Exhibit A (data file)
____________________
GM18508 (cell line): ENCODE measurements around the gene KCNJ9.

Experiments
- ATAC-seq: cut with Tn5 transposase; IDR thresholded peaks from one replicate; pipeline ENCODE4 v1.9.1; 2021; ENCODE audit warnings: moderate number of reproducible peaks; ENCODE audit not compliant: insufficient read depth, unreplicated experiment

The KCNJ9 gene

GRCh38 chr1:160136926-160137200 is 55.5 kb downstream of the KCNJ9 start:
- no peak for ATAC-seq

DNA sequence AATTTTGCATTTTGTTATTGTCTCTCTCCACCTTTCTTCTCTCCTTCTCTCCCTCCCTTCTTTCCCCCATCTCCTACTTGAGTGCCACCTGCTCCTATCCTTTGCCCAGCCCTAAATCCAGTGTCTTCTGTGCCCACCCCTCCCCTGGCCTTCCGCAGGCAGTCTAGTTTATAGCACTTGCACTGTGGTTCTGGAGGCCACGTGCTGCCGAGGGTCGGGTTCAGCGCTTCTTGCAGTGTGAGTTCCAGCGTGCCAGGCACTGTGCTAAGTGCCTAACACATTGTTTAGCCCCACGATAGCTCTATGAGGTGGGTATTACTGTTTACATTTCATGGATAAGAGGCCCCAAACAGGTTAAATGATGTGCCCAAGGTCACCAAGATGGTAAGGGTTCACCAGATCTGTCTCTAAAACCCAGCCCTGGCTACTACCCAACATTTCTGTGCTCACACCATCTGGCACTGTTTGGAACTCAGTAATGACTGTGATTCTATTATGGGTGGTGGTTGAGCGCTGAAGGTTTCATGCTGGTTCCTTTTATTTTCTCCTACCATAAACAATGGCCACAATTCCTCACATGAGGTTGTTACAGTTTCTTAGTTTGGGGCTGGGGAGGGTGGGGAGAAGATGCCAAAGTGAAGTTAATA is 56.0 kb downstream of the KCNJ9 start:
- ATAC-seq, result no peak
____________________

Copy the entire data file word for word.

GM18508 (cell line): ENCODE measurements around the gene KCNJ9.

Experiments
- ATAC-seq: cut with Tn5 transposase; IDR thresholded peaks from one replicate; pipeline ENCODE4 v1.9.1; 2021; ENCODE audit warnings: moderate number of reproducible peaks; ENCODE audit not compliant: insufficient read depth, unreplicated experiment

The KCNJ9 gene

GRCh38 chr1:160136926-160137200 is 55.5 kb downstream of the KCNJ9 start:
- no peak for ATAC-seq

DNA sequence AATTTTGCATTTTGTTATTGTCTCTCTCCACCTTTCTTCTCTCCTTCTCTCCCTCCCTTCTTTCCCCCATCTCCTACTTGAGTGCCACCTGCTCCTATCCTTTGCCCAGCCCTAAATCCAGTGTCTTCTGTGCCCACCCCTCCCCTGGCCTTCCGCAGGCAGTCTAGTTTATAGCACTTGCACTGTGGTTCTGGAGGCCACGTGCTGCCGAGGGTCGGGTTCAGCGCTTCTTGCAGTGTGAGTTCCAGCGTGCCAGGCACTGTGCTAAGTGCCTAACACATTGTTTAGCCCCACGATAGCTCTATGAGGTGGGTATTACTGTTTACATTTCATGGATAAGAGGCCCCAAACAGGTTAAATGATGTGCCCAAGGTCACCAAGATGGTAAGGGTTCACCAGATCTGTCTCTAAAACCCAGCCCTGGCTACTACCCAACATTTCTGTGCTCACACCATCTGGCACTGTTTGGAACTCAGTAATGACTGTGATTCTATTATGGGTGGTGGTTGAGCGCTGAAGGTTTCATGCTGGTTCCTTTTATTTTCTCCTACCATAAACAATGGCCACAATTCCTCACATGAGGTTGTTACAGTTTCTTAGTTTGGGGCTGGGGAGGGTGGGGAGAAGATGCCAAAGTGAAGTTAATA is 56.0 kb downstream of the KCNJ9 start:
- ATAC-seq, result no peak